Antonio Brown Says He'll Only Get Surgery on His Injured Ankle if a NFL Team Signs Him
Antonio Brown badly wants to play in the NFL again, but the former Tampa Bay Buccaneers star wide receiver says he won't have surgery unless he is signed by an NFL team.
AB joined Babcock on TMZ Sports TV (airs weeknights on FS1), where he discussed everything from Tom Brady's possible reunion in Tampa, to the status of his injured ankle, and what message he would send to front office personnel in the NFL.
Brown, 33, the President of Kanye West's Donda Sports, says he sees himself playing in the league with the idea of reuniting with his friend, TB12, and the Buccaneers organization. Almost certainly will not happen.
"I don't think that's a possibility," Brown said. "How things were handled. How I was handled in regards to the injury. [They] just weren't able to use me for my value. My true value."
"But I was grateful for the opportunity and the position that I was in and I made the most out of it."
We spoke to AB before Bruce Arians stepped down as Buccaneers head coach.
Antonio still insists he never "quit on the job." You'll recall Brown left the field during the Buccaneers' game against the Jets, leading many to believe he was done playing football.
"For them [Tampa Bay Bucs] to try to manipulate the narrative or act like I walked away from my job is far from the truth."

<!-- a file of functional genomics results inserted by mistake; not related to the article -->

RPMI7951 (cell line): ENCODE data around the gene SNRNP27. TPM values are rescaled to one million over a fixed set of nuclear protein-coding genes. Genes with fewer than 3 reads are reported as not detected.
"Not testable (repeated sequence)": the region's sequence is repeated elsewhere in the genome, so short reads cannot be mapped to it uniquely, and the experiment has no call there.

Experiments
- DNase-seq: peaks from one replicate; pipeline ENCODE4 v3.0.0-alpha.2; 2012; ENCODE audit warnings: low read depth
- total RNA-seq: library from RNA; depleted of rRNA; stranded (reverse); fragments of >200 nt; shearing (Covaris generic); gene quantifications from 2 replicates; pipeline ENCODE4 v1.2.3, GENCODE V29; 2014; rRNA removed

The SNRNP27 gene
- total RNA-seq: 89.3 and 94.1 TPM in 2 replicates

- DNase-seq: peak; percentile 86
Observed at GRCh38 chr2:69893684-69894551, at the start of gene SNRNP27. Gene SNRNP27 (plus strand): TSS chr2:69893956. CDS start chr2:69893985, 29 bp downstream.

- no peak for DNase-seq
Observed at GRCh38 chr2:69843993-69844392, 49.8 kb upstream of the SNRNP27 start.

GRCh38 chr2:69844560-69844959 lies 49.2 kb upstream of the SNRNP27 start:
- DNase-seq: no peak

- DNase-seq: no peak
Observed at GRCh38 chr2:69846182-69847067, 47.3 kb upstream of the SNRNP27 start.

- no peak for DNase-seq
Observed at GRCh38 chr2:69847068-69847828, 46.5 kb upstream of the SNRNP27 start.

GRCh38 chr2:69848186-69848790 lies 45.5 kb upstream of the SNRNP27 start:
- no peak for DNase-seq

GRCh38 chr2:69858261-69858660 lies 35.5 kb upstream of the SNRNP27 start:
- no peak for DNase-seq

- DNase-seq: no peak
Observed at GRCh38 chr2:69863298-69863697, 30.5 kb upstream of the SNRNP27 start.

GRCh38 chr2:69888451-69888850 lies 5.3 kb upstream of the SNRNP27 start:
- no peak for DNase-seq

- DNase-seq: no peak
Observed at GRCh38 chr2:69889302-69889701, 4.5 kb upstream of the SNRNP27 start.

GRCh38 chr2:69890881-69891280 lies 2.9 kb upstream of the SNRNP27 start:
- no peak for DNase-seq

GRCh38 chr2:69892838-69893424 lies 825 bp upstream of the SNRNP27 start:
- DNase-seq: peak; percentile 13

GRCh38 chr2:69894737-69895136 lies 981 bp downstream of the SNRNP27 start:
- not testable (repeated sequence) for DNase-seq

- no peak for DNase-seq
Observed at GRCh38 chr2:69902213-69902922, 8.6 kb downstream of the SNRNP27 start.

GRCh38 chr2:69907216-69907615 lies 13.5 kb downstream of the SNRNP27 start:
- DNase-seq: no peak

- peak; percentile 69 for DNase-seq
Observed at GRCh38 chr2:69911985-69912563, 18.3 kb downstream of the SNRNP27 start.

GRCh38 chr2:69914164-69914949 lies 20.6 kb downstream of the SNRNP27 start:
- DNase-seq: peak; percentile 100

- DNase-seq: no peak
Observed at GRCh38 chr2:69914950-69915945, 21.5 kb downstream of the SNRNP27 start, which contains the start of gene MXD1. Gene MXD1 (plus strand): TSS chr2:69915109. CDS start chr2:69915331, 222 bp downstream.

AB claims that the beef with Arians stems from the coach forcing the All-Pro receiver to play on a badly injured ankle. Antonio, who previously said he was getting the ankle operated on, was asked if he had yet undergone the procedure.
"I need to get my ankle fixed, but I just want to make sure I got an obligation or a commitment from a team," Brown told us, adding ... "It's a lot for a guy to go do surgery without an idea of where you gonna work, or who you going to work for."
Despite making 7 Pro Bowls, Antonio says he wouldn't be satisfied if he never played another NFL down.
"I'm a player first," AB said. "I couldn't even be in this position without being a football player. So I never want to take that for granted. I would love to continue my career. I got a lot of game left in me."
Brown says he sees other wide receivers being paid big money, like Davante Adams' $141-million deal, and wonders why he hasn't signed a big-money deal.
"I still feel like I can put up big numbers, and I see what these guys are getting paid. I just wonder why my value isn't being upheld as the same."
It's not meant to be disrespectful, since AB says they deserve it.
"I'm happy for those guys. I'm really grateful for those guys who pioneered the game. They take it further, and made their prices go up. So I'm grateful for those guys to get what they deserve," Antonio says.
"My situation is never about anyone else. It's just all about getting what I deserve because I know what I am and what I stand for, and you can't play with me, the numbers are the numbers."
As a final note, Brown sent a message to prospective teams that may be on the fence about signing him.
"Watch the tape. It's not what the articles they sell. It's what I'm willing to do and what I'm capable of doing. I put my heart on the line, I put my will on the line, I put my skills on the line. I'm the best go in the stadium every week."